Perhaps the real time pre authorisation is too advanced for where the banking systems are. But what about a pre set criteria. For example the maximum spend per payment which can be altered via the users app. if I know I’m going to make a purchase of £200 then i up the maximum limit. Other than that I could keep it around £20. Its not a big deal if a someone unauthorised takes £20 from me. I would know about it from the app notification and then block the card immediately. The idea is that when i go to make a purchase i increase the limit. Thinking about this for safety I could always set the limit to £1 and then change it as soon as I make a purchase.

If monzo can stop payments where you don’t have sufficient funds it can surely be able to allow you to set a limit per spend too?

To also reject payments that don’t meet the pre set criteria would be very useful. For example I know I’m not going to be making any payments outside of the UK.
Or even blocking by industry. I know I’m not going to be using my card for, taxi’s, restaurants, gambling etc.

There are some cards (not in the UK) I have read you can do this through i.e. Discover which is a US card.

(Alex Sherwood) #5

Monzo (who do authorise every payment you make on your card) shared an explanation of how the payment process works here -

I’m pretty sure this is possible. The company that I work for, which issues virtual cards (for business use unfortunately) currently enables customers to manage this risk by generating a virtual card for each payment that the customer wants to make. That card can only be used to make a payment for the amount that the customer specifies.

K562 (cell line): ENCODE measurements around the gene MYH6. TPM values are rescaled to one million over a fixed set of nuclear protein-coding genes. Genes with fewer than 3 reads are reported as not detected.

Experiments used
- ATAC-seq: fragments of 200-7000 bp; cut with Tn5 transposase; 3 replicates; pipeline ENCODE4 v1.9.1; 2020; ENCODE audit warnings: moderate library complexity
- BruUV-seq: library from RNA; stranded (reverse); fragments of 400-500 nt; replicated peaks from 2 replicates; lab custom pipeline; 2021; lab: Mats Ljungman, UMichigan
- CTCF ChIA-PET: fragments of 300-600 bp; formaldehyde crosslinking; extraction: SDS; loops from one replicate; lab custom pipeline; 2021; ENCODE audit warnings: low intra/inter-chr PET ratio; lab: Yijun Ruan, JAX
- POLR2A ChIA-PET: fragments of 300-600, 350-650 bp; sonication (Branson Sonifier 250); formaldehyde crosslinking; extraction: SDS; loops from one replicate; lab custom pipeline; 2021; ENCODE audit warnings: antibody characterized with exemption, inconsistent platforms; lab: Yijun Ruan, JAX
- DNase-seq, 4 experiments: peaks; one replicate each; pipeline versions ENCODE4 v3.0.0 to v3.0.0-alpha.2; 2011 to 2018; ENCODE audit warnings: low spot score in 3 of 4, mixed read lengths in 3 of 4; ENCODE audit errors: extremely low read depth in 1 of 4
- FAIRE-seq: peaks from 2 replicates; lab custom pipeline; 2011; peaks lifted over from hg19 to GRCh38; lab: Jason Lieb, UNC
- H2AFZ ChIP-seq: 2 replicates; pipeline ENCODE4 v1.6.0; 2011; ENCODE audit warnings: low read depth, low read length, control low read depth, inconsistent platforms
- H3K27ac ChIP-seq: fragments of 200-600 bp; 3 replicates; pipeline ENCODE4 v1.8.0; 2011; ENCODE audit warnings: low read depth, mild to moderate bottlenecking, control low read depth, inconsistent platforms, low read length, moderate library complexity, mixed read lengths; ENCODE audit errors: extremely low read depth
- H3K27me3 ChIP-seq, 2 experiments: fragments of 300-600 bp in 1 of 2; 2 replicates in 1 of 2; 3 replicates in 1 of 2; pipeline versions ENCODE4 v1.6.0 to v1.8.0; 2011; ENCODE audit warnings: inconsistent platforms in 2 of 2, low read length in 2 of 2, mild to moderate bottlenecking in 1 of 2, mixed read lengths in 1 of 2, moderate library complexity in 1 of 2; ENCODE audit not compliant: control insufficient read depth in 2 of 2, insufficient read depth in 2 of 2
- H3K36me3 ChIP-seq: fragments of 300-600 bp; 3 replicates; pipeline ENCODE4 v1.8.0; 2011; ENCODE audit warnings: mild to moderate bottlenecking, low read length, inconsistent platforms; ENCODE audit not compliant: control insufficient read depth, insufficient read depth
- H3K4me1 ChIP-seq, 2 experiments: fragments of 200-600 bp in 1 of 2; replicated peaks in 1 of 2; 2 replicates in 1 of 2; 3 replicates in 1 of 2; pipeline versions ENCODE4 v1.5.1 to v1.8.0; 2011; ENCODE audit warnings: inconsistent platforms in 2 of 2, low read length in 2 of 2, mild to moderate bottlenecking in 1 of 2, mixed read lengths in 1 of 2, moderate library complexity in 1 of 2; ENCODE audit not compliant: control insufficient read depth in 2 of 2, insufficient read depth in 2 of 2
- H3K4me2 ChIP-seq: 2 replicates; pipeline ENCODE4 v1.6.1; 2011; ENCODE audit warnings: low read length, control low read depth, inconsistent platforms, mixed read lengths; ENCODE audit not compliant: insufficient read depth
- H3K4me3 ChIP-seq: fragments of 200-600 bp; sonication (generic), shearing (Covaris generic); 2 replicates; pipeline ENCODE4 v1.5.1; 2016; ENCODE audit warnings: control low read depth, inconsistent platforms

Having said that, it makes sense to offer that feature because my company’s customers make so many transactions that even low levels of fraud add up. As a consumer, I’ve only experienced fraud once & that was because I tried one of Barclay’s ‘innovative’ payment features, how about you?

What you’re describing adds quite a lot of friction for seemingly not very much benefit. After all, Monzo are liable for any fraudulent transactions that are made using your card (assuming that you comply with their T’s & C’s) so they will reimburse you.

This sort of thing is difficult to manage, as you’ll see from your Monzo transactions, merchants for online / in-app transactions will end up charging you from seemingly random locations. It can be managed much more easily using the types of techniques that Monzo employs now - checking the location of your phone vs where your card is being used. Checking whether you made a transaction in an airport, just before you make a transaction in another country etc.

Again, this is definitely possible by checking the MCC code for a merchant as part of the authorisation process. But sometimes a merchant’s terminal is programmed with the wrong MCC code. I suspect that this would cause more confusion & hassle for users, who don’t know a lot about how payments work, than it’s worth.

And lastly, to pick up from on your point in your first post

this definitely isn’t possible, Monzo have a limited amount of time to approve a transaction (within the 3 second sandwich process) so it can’t wait for a user to approve each transaction from their phone. That would also cause issues if a user had left their phone at home or their battery is dead.